AMBITIOUS plans for the rejuvenation of the area around the
former residence of the Bishops of Durham at Auckland Castle are
facing their first hurdle.
Planners are recommending the refusal for a £24-million scheme
to create a son-et-lumière spectacular celebrating 2000
years of British history and using 1000 volunteers on 120 acres
adjoining the Castle.
They say that the noise and light pollution from up to 30
evening shows each summer would be too much for neighbouring
The development would also threaten the habitats of protected
wildlife, including bats and badgers.
The Eleven Arches project - named after a listed railway viaduct
that crosses the site - is the lynchpin of a £94-million project by
the philanthropist Jonathan Ruffer to turn the town of Bishop
Auckland into a world-class tourist destination.
Revenue generated by the shows, estimated at more than £9
million annually, would be used to fund other cultural developments
in the town. Mr Ruffer bought the Castle from the Church
Commissioners in 2012 as part of a deal to ensure that its
collection of Zurbarán paintings remained in the region (
News, 2 February 2012).
The project has been generally welcomed in the county as a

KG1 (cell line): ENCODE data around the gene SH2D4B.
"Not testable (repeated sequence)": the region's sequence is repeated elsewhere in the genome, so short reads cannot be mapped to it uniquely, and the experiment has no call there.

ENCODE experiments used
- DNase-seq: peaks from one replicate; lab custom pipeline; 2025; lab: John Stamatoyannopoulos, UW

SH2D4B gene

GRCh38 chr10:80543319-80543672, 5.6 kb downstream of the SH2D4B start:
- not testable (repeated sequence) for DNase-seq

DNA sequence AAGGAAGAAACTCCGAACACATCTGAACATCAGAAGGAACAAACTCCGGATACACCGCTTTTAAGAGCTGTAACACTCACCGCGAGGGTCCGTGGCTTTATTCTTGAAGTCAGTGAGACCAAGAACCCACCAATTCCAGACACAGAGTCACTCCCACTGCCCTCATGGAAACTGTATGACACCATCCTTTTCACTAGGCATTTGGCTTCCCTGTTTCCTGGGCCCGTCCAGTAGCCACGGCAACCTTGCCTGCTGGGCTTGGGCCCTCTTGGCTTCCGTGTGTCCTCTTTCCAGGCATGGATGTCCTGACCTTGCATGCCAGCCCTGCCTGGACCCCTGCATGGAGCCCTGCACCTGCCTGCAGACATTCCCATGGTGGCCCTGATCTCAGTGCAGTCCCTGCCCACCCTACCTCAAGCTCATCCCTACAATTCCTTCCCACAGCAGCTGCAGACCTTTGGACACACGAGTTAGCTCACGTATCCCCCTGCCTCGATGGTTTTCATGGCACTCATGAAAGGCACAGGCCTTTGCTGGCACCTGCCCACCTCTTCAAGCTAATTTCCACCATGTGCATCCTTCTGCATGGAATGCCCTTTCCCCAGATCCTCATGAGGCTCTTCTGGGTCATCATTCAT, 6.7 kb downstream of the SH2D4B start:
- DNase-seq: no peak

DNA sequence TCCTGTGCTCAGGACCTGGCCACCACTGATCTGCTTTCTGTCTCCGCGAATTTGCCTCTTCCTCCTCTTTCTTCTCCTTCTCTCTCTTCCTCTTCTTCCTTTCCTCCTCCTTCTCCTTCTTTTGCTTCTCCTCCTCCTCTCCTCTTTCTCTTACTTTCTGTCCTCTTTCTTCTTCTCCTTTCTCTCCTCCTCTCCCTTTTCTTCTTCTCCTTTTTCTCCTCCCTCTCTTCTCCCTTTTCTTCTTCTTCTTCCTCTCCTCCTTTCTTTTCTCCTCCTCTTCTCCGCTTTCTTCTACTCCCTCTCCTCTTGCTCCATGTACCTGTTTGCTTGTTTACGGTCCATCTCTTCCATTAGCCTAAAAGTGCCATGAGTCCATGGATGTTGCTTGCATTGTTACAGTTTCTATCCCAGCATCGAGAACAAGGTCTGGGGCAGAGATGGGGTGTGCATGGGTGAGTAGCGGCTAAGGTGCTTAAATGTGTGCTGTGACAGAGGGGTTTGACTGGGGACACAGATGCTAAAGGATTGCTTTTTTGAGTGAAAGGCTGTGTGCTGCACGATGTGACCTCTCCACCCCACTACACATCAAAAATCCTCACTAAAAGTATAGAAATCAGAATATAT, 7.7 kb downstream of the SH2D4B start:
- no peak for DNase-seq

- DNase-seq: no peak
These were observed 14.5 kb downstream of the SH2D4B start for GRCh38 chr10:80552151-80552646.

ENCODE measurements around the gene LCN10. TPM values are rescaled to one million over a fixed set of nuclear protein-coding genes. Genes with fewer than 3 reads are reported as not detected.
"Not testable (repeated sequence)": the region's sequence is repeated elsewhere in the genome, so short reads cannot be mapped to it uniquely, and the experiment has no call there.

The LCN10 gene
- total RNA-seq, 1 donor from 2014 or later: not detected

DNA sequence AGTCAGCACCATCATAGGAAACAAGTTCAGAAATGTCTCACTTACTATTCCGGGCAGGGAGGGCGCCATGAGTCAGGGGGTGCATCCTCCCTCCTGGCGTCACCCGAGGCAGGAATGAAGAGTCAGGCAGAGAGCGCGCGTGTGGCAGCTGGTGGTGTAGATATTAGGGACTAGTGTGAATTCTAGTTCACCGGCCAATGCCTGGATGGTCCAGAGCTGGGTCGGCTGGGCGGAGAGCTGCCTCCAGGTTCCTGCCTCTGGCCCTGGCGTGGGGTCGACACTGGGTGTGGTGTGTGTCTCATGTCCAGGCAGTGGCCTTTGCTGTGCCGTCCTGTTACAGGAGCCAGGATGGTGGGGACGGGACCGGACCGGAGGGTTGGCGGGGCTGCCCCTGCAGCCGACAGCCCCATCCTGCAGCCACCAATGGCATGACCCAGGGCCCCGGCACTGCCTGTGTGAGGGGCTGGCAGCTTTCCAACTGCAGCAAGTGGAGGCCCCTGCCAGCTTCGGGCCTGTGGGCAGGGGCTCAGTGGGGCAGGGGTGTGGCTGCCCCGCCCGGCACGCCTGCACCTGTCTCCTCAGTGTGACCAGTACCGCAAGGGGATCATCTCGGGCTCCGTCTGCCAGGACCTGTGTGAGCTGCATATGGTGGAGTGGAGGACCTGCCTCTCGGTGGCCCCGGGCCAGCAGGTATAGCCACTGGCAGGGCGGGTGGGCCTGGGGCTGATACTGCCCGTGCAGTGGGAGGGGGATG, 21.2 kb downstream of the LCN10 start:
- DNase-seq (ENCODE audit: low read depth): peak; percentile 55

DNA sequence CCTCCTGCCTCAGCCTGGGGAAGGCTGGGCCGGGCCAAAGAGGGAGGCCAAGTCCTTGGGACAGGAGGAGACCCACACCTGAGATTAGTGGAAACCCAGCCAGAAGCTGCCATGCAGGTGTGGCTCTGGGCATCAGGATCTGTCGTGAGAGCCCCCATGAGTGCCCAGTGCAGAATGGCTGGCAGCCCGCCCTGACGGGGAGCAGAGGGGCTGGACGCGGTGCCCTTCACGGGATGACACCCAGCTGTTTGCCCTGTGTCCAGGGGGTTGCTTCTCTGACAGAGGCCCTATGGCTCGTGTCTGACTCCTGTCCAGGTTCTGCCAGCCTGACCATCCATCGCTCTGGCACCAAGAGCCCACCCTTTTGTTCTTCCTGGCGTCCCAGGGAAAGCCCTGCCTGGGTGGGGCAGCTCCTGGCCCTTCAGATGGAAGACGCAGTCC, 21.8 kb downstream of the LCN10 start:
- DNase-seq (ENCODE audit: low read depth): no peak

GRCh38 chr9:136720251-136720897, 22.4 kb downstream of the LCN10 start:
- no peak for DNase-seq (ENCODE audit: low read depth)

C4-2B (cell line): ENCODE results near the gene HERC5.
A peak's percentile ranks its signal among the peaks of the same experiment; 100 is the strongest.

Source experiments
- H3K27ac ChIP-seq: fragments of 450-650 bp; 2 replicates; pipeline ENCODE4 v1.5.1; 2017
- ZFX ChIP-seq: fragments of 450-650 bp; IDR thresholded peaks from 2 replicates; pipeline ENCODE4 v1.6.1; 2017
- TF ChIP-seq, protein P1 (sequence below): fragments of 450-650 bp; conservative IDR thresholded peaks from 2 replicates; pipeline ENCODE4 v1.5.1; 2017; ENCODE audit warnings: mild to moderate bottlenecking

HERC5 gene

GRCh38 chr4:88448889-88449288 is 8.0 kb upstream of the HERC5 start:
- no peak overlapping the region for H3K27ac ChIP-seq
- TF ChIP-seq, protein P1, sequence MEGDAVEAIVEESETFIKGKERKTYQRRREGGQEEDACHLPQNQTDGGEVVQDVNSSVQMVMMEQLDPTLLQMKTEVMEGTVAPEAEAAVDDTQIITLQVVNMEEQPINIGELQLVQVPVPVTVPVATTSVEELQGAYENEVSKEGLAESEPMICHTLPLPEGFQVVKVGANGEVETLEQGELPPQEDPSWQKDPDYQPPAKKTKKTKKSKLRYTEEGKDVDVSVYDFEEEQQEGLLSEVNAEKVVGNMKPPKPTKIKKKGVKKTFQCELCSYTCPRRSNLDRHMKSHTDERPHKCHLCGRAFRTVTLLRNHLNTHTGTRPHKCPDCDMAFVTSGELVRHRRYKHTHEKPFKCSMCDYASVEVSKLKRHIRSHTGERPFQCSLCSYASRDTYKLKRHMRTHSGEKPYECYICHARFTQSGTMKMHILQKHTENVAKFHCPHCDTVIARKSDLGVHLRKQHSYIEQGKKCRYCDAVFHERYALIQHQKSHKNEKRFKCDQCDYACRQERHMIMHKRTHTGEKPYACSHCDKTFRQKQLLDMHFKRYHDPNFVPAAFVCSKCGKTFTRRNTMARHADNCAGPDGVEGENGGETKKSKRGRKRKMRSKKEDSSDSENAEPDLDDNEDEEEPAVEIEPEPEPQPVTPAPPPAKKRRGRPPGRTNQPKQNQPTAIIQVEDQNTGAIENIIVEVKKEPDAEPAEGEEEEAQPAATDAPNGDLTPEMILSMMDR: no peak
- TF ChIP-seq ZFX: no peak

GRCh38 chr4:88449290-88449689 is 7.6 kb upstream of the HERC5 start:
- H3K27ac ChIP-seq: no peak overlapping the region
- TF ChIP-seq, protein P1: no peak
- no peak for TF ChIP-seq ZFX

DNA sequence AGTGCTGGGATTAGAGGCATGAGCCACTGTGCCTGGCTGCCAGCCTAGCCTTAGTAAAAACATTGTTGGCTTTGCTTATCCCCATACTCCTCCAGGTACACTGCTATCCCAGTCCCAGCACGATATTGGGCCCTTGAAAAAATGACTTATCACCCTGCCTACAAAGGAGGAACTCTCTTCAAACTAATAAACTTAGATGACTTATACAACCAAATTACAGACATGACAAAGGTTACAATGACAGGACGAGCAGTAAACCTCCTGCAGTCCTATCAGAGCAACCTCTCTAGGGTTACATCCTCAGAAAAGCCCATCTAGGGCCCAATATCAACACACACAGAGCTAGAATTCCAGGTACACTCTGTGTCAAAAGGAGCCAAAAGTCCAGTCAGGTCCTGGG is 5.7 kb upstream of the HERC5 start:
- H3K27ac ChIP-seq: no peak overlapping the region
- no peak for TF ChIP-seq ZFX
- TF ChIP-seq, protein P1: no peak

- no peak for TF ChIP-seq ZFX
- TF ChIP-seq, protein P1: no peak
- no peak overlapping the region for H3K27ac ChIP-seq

significant boost to the local economy. Durham County Council
planning officials remarked that it offered a "rare opportunity to
secure a visitor attraction without comparison in the region". But,
when councillors consider the plans next Tuesday, the
recommendation to them will be to reject the application.
Durham's senior planning officer, Steven Pilkington, says in his
report that officers have worked with the applicant in a "positive
and proactive manner" to find solutions; but "the fundamental
matters of the noise impact were unable to be addressed
satisfactorily despite significant effort."
His report also highlights concerns from English Heritage on the
visual impact on the Castle, a Grade I listed building, and Highway
Authority worries over traffic congestion.
A formal national press launch in Mr Ruffer's London offices is
planned for next Wednesday; but officials said this week that it
would not go ahead if permission was refused.
The Eleven Arches chief executive, Anne-Isabelle Daulon, said
that they were "highly sympathetic" to the residents' amenity, and
were committed to reducing noise to acceptable levels.
"We hope that the planning committee will be persuaded that the
significant long-term social and economic benefits of this
once-in-a-lifetime development, and our commitment to achieving
acceptable noise levels during the shows, will justify approval of
The chairman of the Bishop Auckland Civic Society, Dr Robert
McManners, described the recommendation for refusal as "devastating
news". The town's county councillor, Sam Zair, said: "It's a
once-in-a-lifetime opportunity for Bishop Auckland. I hope that
some of the major issues can be ironed out."